Investing in stocks inevitably means buying into some companies that perform poorly. But the long term shareholders of mBank S.A. (WSE:MBK) have had an unfortunate run in the last three years. So they might be feeling emotional about the 53% share price collapse, in that time. And over the last year the share price fell 43%, so we doubt many shareholders are delighted. Even worse, it’s down 13% in about a month, which isn’t fun at all.
In his essay The Superinvestors of Graham-and-Doddsville Warren Buffett described how share prices do not always rationally reflect the value of a business. One way to examine how market sentiment has changed over time is to look at the interaction between a company’s share price and its earnings per share (EPS).
mBank saw its EPS decline at a compound rate of 6.1% per year, over the last three years. The share price decline of 22% is actually steeper than the EPS slippage. So it’s likely that the EPS decline has disappointed the market, leaving investors hesitant to buy. This increased caution is also evident in the rather low P/E ratio, which is sitting at 9.31.
The company’s earnings per share (over time) is depicted in the image below (click to see the exact numbers).
Before buying or selling a stock, we always recommend a close examination of historic growth trends, available here.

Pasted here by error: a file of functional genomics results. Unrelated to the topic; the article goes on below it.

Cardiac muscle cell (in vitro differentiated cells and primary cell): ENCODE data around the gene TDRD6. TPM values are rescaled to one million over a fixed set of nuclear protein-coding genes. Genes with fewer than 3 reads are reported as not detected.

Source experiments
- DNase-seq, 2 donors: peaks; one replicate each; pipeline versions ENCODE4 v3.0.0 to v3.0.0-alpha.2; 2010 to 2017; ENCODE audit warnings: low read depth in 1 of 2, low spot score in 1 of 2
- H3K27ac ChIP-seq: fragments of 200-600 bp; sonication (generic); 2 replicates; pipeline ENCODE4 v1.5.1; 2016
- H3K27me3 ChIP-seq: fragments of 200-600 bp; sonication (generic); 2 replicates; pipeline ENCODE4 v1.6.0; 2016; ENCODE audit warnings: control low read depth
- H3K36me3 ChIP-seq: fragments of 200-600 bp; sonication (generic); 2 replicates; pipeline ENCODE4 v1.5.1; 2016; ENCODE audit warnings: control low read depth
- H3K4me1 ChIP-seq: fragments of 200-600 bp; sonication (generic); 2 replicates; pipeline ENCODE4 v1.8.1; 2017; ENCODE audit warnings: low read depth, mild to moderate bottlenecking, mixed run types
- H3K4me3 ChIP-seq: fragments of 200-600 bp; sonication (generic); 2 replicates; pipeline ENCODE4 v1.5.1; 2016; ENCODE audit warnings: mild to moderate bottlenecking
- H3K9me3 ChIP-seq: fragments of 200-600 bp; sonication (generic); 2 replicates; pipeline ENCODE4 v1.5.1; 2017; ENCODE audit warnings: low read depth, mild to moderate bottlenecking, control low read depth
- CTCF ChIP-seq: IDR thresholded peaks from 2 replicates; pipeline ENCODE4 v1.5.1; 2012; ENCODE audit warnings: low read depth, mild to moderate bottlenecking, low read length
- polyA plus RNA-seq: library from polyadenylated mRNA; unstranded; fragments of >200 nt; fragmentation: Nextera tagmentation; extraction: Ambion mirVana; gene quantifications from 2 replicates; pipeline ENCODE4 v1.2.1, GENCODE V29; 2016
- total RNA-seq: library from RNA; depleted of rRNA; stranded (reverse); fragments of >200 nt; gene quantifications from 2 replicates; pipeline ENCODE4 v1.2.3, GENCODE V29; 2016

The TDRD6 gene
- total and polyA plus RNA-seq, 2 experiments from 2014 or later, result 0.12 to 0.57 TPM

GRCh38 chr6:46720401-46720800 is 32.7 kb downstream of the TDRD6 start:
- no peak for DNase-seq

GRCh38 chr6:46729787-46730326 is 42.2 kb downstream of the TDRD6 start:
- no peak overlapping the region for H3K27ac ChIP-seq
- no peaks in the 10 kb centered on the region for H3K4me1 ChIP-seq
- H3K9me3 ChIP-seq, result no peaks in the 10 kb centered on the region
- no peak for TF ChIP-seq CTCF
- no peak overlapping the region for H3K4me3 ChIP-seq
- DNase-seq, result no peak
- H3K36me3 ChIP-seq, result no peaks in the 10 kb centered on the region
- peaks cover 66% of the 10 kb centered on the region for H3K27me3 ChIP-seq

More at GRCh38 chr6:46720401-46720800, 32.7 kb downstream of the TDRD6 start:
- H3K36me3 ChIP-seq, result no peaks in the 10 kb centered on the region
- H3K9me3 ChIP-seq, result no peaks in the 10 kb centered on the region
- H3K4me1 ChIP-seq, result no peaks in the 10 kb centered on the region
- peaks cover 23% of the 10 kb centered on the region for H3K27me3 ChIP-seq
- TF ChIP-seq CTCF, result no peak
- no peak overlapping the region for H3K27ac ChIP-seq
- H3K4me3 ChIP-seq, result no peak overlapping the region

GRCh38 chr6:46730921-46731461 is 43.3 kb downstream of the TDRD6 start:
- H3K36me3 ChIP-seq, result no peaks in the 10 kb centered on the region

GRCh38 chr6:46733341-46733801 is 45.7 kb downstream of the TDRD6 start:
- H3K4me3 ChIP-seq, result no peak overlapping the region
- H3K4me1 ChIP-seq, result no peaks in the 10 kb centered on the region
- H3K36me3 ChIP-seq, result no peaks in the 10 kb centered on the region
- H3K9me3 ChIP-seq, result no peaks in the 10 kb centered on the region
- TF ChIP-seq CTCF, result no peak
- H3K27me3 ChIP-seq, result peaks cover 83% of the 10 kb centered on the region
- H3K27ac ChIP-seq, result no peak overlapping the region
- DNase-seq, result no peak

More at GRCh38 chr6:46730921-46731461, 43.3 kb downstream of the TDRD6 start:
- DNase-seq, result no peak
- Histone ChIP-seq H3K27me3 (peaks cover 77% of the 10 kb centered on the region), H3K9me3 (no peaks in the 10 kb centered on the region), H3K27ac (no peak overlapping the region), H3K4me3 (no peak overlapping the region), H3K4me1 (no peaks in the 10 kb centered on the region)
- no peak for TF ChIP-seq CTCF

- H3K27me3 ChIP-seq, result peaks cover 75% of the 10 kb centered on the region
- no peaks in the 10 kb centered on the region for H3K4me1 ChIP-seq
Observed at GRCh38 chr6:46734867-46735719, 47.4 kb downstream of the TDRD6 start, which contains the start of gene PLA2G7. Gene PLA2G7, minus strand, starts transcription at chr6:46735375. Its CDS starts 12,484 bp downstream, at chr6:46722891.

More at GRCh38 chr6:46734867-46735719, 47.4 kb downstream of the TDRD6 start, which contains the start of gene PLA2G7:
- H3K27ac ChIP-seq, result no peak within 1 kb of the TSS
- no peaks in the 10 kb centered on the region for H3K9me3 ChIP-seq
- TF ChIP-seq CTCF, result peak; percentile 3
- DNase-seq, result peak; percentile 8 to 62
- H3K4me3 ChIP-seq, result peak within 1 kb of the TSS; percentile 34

A Different Perspective
While the broader market lost about 12% in the twelve months, mBank shareholders did even worse, losing 43%. However, it could simply be that the share price has been impacted by broader market jitters. It might be worth keeping an eye on the fundamentals, in case there’s a good opportunity. Unfortunately, last year’s performance may indicate unresolved challenges, given that it was worse than the annualised loss of 7.7% over the last half decade. We realise that Baron Rothschild has said investors should “buy when there is blood on the streets”, but we caution that investors should first be sure they are buying a high quality business. I find it very interesting to look at share price over the long term as a proxy for business performance. But to truly gain insight, we need to consider other information, too. Take risks, for example – mBank has 2 warning signs we think you should be aware of.
If you would prefer to check out another company — one with potentially superior financials — then do not miss this free list of companies that have proven they can grow earnings.
Please note, the market returns quoted in this article reflect the market weighted average returns of stocks that currently trade on PL exchanges.
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This article by Simply Wall St is general in nature. It does not constitute a recommendation to buy or sell any stock, and does not take account of your objectives, or your financial situation. We aim to bring you long-term focused analysis driven by fundamental data. Note that our analysis may not factor in the latest price-sensitive company announcements or qualitative material. Simply Wall St has no position in any stocks mentioned.
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